You will have to take charge of your diet within the context of your host family’s expectations. (This applies to all Volunteers, since most Turkmen do not share American views of what constitutes a healthy diet.) The Peace Corps/Turkmenistan staff can help explain your situation to your host family and can help you develop a strategy for maintaining your diet.
Traveling within Turkmenistan can be challenging. There are inexpensive daily flights to most regional capitals, but it can be difficult to get a ticket. Most Volunteers take trains, taxis, buses, or marshrutkas (minivans) to travel from one city to another. On the whole, public buses are adequate and inexpensive. Likewise, taxis are affordable and readily available. For your safety, Peace Corps recommends that you carefully determine the safety of the vehicles in which you ride as many vehicles are old and in disrepair. Guidance will be provided during training on how to do this.
 Geography and Climate
Turkmenistan is situated in the southwest of Central Asia. It is located north of the Kopet Dag Mountains, between the Caspian Sea in the west and the Amu Darya River in the east. Turkmenistan borders Uzbekistan in the north and east, Kazakhstan in the northwest, Iran in the south, and Afghanistan in the southeast. Slightly larger than California, the country has an area of 195,200 square miles (488,100 square kilometers).
The entire central region (four-fifths of the country) consists of the Kara Kum Desert, one of the largest sand deserts in the world. Its major rivers are the Amu Darya (aka Oxus), which flows north through the eastern region of the republic and empties into the Aral Sea; and the Murghap, which flows south into Afghanistan. The Kara Kum Canal, whose construction began in 1954, carries water from the Amu Darya to arid central and western regions that have no significant natural waterways. The canal is one of the main factors contributing to low water levels in the Aral Sea.
The average temperature in January is 25 degrees Fahrenheit (-4 degrees Celsius). The average temperature in July is 104 degrees F (40 degrees C), and can reach as high as 130 degrees F (50 degrees C) in the southeastern Kara Kum. Precipitation is slight throughout much of the country, with average rainfall ranging from only 3.2 inches (80 mm) in the northwest to about 12 inches (300 mm) in mountainous regions. Most rain falls in the winter and spring, so the hot summer months are dry.
 Social Activities
Social life is quiet in Turkmenistan, though there are many bars, cafes, and restaurants in Ashgabat. While the places frequented by the small expatriate community in the capital are well above the means of Peace Corps Volunteers, local establishments are reasonably priced. There are a few theaters in the capital that present live plays and folklore productions. A few cinemas and a few DVD bars exist in Ashgabat and some other cities, and they sometimes show Western films dubbed into Russian. While drinking is permitted in Turkmenistan, public drunkenness is illegal. Some Volunteers will find the issue of alcohol consumption to be one of the most difficult to come to terms with during their time here. The people of Turkmenistan lose respect for those who become loud and obnoxious under the influence of alcohol. The Peace Corps also has strict policies about alcohol consumption.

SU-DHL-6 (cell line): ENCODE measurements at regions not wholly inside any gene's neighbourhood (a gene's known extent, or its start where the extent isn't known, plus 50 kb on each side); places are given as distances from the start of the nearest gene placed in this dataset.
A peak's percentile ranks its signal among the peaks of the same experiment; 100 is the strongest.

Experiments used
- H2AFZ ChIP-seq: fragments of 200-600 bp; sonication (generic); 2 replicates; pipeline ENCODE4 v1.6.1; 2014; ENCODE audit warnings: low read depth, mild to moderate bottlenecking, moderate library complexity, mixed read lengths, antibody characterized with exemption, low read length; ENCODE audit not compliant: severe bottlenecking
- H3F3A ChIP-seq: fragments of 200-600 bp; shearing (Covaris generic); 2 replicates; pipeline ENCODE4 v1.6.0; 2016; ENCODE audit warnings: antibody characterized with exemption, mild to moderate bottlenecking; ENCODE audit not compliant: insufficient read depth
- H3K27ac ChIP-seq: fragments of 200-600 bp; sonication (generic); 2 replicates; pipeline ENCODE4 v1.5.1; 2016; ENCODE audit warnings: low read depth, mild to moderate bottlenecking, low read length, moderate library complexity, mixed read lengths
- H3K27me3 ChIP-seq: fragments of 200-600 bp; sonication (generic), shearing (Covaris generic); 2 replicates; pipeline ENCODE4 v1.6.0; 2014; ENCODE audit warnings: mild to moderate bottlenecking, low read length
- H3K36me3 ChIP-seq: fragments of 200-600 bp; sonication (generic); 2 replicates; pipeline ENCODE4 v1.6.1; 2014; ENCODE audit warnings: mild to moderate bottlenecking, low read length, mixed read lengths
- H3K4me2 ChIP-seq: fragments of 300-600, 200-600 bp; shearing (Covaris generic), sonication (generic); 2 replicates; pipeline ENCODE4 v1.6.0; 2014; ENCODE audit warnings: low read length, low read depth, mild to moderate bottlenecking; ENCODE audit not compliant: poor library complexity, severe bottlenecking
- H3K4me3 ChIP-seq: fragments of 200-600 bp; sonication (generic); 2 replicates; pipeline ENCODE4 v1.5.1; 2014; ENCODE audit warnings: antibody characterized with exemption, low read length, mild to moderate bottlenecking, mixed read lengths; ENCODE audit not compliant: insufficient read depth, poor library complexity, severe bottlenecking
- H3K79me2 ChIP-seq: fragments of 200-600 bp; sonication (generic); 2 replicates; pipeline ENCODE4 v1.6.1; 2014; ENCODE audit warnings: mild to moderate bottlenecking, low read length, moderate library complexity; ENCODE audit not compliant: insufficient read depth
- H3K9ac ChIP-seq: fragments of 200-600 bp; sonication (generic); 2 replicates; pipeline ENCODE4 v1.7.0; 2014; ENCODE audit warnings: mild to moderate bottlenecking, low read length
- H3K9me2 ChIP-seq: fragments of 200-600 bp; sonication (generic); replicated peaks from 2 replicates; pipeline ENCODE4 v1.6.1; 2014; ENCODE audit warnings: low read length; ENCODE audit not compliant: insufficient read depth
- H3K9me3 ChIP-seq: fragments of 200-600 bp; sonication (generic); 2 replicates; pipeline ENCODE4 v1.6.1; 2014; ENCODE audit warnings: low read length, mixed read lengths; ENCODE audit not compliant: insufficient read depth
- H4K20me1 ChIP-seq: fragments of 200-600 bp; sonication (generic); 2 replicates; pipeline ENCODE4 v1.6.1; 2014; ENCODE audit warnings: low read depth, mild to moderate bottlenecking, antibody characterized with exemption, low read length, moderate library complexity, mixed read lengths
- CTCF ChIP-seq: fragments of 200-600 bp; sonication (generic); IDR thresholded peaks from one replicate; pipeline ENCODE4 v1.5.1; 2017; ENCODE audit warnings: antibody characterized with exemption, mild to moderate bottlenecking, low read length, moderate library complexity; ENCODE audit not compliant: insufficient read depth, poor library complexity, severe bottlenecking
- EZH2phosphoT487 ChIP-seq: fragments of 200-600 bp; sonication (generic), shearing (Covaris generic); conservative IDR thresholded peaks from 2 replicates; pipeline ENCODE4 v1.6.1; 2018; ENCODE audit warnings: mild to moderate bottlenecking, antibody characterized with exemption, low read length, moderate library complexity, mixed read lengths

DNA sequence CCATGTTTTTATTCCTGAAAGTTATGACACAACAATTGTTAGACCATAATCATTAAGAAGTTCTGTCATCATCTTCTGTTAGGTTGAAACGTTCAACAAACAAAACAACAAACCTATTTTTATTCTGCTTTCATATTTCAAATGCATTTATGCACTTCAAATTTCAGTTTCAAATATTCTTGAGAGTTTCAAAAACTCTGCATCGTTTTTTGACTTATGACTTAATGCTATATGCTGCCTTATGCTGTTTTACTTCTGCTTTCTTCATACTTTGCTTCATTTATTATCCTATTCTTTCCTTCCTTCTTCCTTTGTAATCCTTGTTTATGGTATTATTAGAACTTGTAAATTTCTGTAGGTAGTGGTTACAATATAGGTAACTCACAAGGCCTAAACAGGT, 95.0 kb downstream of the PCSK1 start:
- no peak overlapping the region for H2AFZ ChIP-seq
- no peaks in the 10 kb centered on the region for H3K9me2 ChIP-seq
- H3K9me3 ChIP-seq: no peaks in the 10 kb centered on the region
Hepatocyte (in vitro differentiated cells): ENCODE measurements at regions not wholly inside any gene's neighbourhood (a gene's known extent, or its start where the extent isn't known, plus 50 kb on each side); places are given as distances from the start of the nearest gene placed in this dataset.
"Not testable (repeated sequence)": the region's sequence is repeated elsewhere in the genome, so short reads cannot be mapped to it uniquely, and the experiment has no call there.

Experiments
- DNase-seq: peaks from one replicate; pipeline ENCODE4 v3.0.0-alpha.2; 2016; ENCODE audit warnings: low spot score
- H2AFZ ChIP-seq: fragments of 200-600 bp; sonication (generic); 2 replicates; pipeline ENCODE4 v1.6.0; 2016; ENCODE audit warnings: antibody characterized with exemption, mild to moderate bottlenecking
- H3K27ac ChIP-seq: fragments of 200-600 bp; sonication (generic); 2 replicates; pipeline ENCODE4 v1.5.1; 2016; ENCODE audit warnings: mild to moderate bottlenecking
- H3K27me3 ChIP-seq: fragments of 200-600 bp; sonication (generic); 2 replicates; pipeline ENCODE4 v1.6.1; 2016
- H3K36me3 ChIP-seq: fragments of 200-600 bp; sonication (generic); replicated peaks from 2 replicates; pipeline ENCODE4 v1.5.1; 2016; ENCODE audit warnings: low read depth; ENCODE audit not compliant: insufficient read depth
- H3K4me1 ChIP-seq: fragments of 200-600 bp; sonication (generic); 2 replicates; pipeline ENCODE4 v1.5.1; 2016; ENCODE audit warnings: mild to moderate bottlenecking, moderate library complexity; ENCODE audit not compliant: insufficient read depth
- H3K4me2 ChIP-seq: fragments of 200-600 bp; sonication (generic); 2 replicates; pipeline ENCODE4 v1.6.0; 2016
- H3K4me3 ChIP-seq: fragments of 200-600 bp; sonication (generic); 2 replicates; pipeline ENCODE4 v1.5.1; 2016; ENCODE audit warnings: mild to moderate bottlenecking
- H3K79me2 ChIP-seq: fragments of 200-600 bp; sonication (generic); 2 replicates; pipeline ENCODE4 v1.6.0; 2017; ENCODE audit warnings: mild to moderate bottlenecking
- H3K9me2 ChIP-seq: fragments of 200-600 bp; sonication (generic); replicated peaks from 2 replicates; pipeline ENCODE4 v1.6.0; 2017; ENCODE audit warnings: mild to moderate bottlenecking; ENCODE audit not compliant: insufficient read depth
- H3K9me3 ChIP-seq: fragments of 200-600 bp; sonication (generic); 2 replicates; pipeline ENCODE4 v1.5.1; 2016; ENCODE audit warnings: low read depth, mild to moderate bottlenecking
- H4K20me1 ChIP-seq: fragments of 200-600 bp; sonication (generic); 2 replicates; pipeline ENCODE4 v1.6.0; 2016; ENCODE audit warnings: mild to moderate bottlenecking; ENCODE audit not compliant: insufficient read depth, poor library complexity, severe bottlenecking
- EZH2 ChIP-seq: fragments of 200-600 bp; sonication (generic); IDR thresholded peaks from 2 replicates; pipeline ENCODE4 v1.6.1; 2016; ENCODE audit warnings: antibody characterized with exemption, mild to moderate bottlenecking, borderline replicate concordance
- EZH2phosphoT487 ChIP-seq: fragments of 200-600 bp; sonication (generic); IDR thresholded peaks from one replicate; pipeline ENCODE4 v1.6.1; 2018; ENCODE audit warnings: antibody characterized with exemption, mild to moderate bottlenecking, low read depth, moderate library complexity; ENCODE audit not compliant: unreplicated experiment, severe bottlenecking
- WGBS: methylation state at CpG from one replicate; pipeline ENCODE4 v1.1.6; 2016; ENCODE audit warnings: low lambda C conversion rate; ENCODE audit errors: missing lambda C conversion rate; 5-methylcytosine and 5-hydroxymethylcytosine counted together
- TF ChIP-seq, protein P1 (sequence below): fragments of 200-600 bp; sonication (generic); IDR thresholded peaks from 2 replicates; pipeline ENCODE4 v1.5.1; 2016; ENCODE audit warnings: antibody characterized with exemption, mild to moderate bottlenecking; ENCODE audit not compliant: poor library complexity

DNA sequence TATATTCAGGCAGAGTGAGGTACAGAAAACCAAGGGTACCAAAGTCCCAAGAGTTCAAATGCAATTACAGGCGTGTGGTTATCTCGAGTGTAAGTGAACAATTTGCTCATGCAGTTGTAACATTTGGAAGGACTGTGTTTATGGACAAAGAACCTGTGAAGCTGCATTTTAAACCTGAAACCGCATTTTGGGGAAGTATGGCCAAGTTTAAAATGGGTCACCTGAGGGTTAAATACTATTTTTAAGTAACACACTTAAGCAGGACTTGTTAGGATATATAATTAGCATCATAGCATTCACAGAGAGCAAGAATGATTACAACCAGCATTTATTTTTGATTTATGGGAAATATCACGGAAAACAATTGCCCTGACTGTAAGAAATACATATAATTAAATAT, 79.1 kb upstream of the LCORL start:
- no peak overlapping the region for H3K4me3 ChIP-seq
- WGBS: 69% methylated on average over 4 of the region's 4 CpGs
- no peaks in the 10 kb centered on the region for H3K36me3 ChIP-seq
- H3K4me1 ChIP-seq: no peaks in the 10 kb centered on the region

Outside the capital, night life is more limited. The people of Turkmenistan find entertainment mostly through private parties in their homes. Their hospitality is genuine, and you will be invited to many homes after you become known in your community. Special occasions such as birthdays are often celebrated with lavish dinners. Some Volunteers have found it challenging dealing with the constant pressure to consume food and alcohol (usually vodka or cognac) at social events, including meetings with work supervisors and counterparts.
Because of the lack of Western-style diversions, many Volunteers become prolific readers or take up hobbies. The Peace Corps/Turkmenistan office has a large library of English-language books left by past Volunteers, and book exchanges and referrals are a Volunteer tradition.
 Professionalism, Dress, and Behavior
The people of Turkmenistan take pride in their personal appearance. To gain the acceptance, respect, and confidence of Turkmen co-workers, it is essential that you dress and conduct yourself professionally, whether at your workplace or visiting the Peace Corps office. Dress standards for foreign aid workers are generally conservative and modest. Women are expected to wear casual skirts or dresses at work (except during physical labor), and men are expected to wear long trousers for activities other than sports or labor.
Out of respect for the Turkmen people and culture, Volunteers are not allowed to display body piercings (including nose, tongue, eyebrow, and navel rings) and tattoos during their service. Men are not allowed to wear earrings or have long hair or ponytails. If you do not remove your body rings and cut your hair before you arrive in Turkmenistan, you will be asked to do so before we place you with a host family during training. Adhering to these rules is a test of your motivation and commitment to adapting to your new environment. If you have reservations about adhering to them, you should consider the level of flexibility required to be successful Volunteer and reevaluate your decision to serve in Turkmenistan.